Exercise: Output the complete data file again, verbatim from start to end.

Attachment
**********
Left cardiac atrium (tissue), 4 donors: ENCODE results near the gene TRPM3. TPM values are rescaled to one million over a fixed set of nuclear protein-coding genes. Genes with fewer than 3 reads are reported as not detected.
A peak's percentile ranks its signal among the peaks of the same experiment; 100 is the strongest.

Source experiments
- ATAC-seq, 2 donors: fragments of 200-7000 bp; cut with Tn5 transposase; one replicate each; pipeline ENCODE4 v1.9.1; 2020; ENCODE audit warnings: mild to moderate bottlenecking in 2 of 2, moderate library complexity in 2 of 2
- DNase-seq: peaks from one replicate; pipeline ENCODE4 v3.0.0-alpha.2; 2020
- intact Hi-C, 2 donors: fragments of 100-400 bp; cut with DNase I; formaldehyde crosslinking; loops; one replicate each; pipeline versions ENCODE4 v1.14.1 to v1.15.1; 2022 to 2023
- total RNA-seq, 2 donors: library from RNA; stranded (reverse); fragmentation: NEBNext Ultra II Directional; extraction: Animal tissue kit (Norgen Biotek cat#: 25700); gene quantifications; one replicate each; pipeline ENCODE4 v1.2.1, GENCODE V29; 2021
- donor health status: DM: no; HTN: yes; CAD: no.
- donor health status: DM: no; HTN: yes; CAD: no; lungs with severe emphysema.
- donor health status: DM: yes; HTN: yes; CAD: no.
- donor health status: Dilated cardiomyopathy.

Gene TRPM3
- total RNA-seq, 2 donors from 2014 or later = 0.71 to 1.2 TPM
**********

Left cardiac atrium (tissue), 4 donors: ENCODE results near the gene TRPM3. TPM values are rescaled to one million over a fixed set of nuclear protein-coding genes. Genes with fewer than 3 reads are reported as not detected.
A peak's percentile ranks its signal among the peaks of the same experiment; 100 is the strongest.

Source experiments
- ATAC-seq, 2 donors: fragments of 200-7000 bp; cut with Tn5 transposase; one replicate each; pipeline ENCODE4 v1.9.1; 2020; ENCODE audit warnings: mild to moderate bottlenecking in 2 of 2, moderate library complexity in 2 of 2
- DNase-seq: peaks from one replicate; pipeline ENCODE4 v3.0.0-alpha.2; 2020
- intact Hi-C, 2 donors: fragments of 100-400 bp; cut with DNase I; formaldehyde crosslinking; loops; one replicate each; pipeline versions ENCODE4 v1.14.1 to v1.15.1; 2022 to 2023
- total RNA-seq, 2 donors: library from RNA; stranded (reverse); fragmentation: NEBNext Ultra II Directional; extraction: Animal tissue kit (Norgen Biotek cat#: 25700); gene quantifications; one replicate each; pipeline ENCODE4 v1.2.1, GENCODE V29; 2021
- donor health status: DM: no; HTN: yes; CAD: no.
- donor health status: DM: no; HTN: yes; CAD: no; lungs with severe emphysema.
- donor health status: DM: yes; HTN: yes; CAD: no.
- donor health status: Dilated cardiomyopathy.

Gene TRPM3
- total RNA-seq, 2 donors from 2014 or later = 0.71 to 1.2 TPM